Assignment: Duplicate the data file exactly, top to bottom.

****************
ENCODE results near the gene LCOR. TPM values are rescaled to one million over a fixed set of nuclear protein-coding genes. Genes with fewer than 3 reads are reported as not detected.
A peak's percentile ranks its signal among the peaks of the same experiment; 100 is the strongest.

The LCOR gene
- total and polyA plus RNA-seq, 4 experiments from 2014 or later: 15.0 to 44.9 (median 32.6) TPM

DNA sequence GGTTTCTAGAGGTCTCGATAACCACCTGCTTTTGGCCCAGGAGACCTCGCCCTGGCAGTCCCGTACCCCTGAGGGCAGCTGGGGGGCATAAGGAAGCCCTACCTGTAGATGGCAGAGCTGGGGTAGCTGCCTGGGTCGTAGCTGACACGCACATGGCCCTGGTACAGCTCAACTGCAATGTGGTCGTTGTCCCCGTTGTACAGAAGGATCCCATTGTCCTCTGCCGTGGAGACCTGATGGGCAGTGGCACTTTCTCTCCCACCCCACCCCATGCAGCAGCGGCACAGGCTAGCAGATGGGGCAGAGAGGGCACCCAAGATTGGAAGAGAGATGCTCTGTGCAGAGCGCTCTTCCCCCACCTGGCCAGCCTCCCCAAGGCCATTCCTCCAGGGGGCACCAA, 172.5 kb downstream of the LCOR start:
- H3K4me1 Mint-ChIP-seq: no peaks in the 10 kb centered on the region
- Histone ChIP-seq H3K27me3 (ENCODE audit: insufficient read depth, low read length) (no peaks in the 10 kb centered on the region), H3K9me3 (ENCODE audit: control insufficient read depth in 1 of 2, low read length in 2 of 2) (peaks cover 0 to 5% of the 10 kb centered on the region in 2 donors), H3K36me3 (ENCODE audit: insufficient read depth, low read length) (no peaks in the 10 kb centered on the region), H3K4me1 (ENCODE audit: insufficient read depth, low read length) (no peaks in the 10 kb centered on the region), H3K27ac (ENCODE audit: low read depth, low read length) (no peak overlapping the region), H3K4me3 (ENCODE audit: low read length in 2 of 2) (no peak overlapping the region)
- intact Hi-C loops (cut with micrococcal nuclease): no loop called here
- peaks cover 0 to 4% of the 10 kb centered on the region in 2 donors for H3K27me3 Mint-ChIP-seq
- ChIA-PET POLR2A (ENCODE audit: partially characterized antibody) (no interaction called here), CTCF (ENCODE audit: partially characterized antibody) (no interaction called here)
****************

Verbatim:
ENCODE results near the gene LCOR. TPM values are rescaled to one million over a fixed set of nuclear protein-coding genes. Genes with fewer than 3 reads are reported as not detected.
A peak's percentile ranks its signal among the peaks of the same experiment; 100 is the strongest.

The LCOR gene
- total and polyA plus RNA-seq, 4 experiments from 2014 or later: 15.0 to 44.9 (median 32.6) TPM

DNA sequence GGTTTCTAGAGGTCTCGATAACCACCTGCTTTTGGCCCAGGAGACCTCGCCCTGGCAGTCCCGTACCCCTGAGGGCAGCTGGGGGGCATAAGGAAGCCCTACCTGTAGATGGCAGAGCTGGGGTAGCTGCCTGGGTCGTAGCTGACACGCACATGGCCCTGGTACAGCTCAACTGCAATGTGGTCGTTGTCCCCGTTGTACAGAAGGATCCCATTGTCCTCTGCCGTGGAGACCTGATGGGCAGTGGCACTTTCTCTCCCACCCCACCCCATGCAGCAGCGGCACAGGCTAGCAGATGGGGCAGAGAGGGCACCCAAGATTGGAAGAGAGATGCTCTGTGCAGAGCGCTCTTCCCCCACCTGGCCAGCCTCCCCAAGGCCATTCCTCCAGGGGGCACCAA, 172.5 kb downstream of the LCOR start:
- H3K4me1 Mint-ChIP-seq: no peaks in the 10 kb centered on the region
- Histone ChIP-seq H3K27me3 (ENCODE audit: insufficient read depth, low read length) (no peaks in the 10 kb centered on the region), H3K9me3 (ENCODE audit: control insufficient read depth in 1 of 2, low read length in 2 of 2) (peaks cover 0 to 5% of the 10 kb centered on the region in 2 donors), H3K36me3 (ENCODE audit: insufficient read depth, low read length) (no peaks in the 10 kb centered on the region), H3K4me1 (ENCODE audit: insufficient read depth, low read length) (no peaks in the 10 kb centered on the region), H3K27ac (ENCODE audit: low read depth, low read length) (no peak overlapping the region), H3K4me3 (ENCODE audit: low read length in 2 of 2) (no peak overlapping the region)
- intact Hi-C loops (cut with micrococcal nuclease): no loop called here
- peaks cover 0 to 4% of the 10 kb centered on the region in 2 donors for H3K27me3 Mint-ChIP-seq
- ChIA-PET POLR2A (ENCODE audit: partially characterized antibody) (no interaction called here), CTCF (ENCODE audit: partially characterized antibody) (no interaction called here)